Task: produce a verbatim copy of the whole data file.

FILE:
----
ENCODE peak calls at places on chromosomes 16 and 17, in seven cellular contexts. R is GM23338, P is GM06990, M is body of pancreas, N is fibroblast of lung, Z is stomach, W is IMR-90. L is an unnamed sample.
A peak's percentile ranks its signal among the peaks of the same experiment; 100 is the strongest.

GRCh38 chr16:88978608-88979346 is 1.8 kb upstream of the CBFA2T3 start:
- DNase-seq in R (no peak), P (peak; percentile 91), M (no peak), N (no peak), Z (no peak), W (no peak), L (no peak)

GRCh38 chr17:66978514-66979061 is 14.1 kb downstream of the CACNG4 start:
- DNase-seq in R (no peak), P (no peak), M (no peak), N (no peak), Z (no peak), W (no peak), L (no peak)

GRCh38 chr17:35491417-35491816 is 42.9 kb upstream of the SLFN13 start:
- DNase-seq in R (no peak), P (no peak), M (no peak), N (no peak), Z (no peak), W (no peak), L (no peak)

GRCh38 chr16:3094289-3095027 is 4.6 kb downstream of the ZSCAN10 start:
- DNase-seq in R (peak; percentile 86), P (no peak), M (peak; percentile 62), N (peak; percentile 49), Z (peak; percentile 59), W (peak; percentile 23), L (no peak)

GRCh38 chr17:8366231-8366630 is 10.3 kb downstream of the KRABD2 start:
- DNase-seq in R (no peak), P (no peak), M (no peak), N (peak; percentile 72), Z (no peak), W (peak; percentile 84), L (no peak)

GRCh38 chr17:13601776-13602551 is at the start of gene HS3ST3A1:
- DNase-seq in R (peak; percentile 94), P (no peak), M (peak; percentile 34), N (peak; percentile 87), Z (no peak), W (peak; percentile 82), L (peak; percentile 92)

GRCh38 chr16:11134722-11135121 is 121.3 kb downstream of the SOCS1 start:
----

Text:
ENCODE peak calls at places on chromosomes 16 and 17, in seven cellular contexts. R is GM23338, P is GM06990, M is body of pancreas, N is fibroblast of lung, Z is stomach, W is IMR-90. L is an unnamed sample.
A peak's percentile ranks its signal among the peaks of the same experiment; 100 is the strongest.

GRCh38 chr16:88978608-88979346 is 1.8 kb upstream of the CBFA2T3 start:
- DNase-seq in R (no peak), P (peak; percentile 91), M (no peak), N (no peak), Z (no peak), W (no peak), L (no peak)

GRCh38 chr17:66978514-66979061 is 14.1 kb downstream of the CACNG4 start:
- DNase-seq in R (no peak), P (no peak), M (no peak), N (no peak), Z (no peak), W (no peak), L (no peak)

GRCh38 chr17:35491417-35491816 is 42.9 kb upstream of the SLFN13 start:
- DNase-seq in R (no peak), P (no peak), M (no peak), N (no peak), Z (no peak), W (no peak), L (no peak)

GRCh38 chr16:3094289-3095027 is 4.6 kb downstream of the ZSCAN10 start:
- DNase-seq in R (peak; percentile 86), P (no peak), M (peak; percentile 62), N (peak; percentile 49), Z (peak; percentile 59), W (peak; percentile 23), L (no peak)

GRCh38 chr17:8366231-8366630 is 10.3 kb downstream of the KRABD2 start:
- DNase-seq in R (no peak), P (no peak), M (no peak), N (peak; percentile 72), Z (no peak), W (peak; percentile 84), L (no peak)

GRCh38 chr17:13601776-13602551 is at the start of gene HS3ST3A1:
- DNase-seq in R (peak; percentile 94), P (no peak), M (peak; percentile 34), N (peak; percentile 87), Z (no peak), W (peak; percentile 82), L (peak; percentile 92)

GRCh38 chr16:11134722-11135121 is 121.3 kb downstream of the SOCS1 start: